How many General Practitioners are trained in Suicide Awareness and Prevention? | Freedom of Information Archive | PPR

How many General Practitioners are trained in Suicide Awareness and Prevention?

The Department of Health admits that it does not have this data, despite identifying GPs as critical sources of support in their Protect Life 2 Suicide Prevention Strategy (2019) Mental Health Rights | Thu Sep 07 2023

Protect Life 2 Suicide Prevention Strategy includes an action (7.2) to train 50% of frontline Health and Social Care staff (HSC) in suicide prevention.

The Strategy identifies GPs as the most frequently used source of professional support for someone in the community seeking assistance with emotional distress.

As no data has been published by the Department of Health, we used Freedom of Information Act to ask for data on the numbers of GPs trained in suicide awareness and suicide prevention.

We also asked for the number of mental health practitioners in Multi-Disciplinary Teams trained.

Finally we asked for an update on progress made towards achieving the overall target of 50% of HSC staff trained in suicide prevention by 2022.

The response received stated that Action 7.2 “has been difficult to monitor and collation of relevant data is challenging”. What this means is that the Department of Health is not collecting data on or monitoring the training of GPs in suicide prevention.

The Department indicated that the NI Medical and Dental Training Agency  (NIMDTA) has responsibility for managing annual appraisals of GPs  and that Continuous Professional Development falls within those appraisals.

It also confirmed that data on numbers of HSC staff undertaking suicide prevention training cannot be disaggregated by profession, because that data is not captured during training.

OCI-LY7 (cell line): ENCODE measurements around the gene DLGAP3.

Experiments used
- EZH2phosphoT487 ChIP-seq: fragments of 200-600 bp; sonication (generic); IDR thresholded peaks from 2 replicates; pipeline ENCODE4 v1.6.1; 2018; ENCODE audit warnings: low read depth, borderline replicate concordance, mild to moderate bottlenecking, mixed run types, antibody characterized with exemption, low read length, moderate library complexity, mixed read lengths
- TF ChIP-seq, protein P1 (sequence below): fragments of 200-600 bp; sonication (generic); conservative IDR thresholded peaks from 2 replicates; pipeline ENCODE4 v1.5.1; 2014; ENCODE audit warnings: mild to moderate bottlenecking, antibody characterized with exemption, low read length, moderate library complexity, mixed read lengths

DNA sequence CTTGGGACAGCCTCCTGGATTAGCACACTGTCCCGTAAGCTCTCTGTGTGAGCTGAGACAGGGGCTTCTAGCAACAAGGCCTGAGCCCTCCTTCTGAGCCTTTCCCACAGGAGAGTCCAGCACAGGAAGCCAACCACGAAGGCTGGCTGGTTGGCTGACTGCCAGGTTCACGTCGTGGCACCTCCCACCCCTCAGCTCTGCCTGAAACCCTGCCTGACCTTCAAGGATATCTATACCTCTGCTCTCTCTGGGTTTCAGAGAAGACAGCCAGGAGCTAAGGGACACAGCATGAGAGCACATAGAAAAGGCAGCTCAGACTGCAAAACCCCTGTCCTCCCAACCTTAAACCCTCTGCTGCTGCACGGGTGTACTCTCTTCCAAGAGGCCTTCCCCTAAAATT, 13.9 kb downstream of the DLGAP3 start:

In a Background Note AWQ 4232/22-27, included in the FOI response, the Department stated that “caution must be exercised in making such (suicide prevention) training mandatory, as it cannot be assumed that all staff are ready at that time to deal with such a sensitive issue. Instead a process of encouraging and supporting uptake is preferred”. The reference to staff here is to all HSC staff, not only GPs, although GPs are included.

All of the above raises a number of serious questions for the Department to answer:

How are they assessing  progress against delivery of the Strategy’s Action 7.2, if they aren’t collecting the data?

Has the Department requested data from NIMDTA on GP training in suicide prevention?

Short of making suicide prevention training mandatory, how will the Department ensure that critical front-line health staff, including GPs, are fully trained in suicide prevention?

If delivery of suicide prevention training to front line health staff, including GPs, is based on a process of “encouraging and supporting uptake” , how can the public be confident that their GP, or at least someone in their extended team such a Mental Health Practitioner, has the skills to recognise and intervene appropriately when someone may have thoughts of suicide or be at immediate risk of suicide?

New Script activists raised these issues with Department of Health and Public Health Agency officials at the Assembly’s All-Party Group on Suicide Prevention on Thursday 7 September.

Officials admitted that there “was a problem with how data was collected”. They suggested that there had been a “self-reporting mechanism that fell down”.

They also indicated that the training programmes were primarily aimed at the community and voluntary sector , but did include categories of Health and Social Care staff.

Unfortunately however, little clarity was provided as to how these issues will be urgently resolved.

The All-Party Group Chair has asked the officials to look into these issues and to report back to the All-Party Group.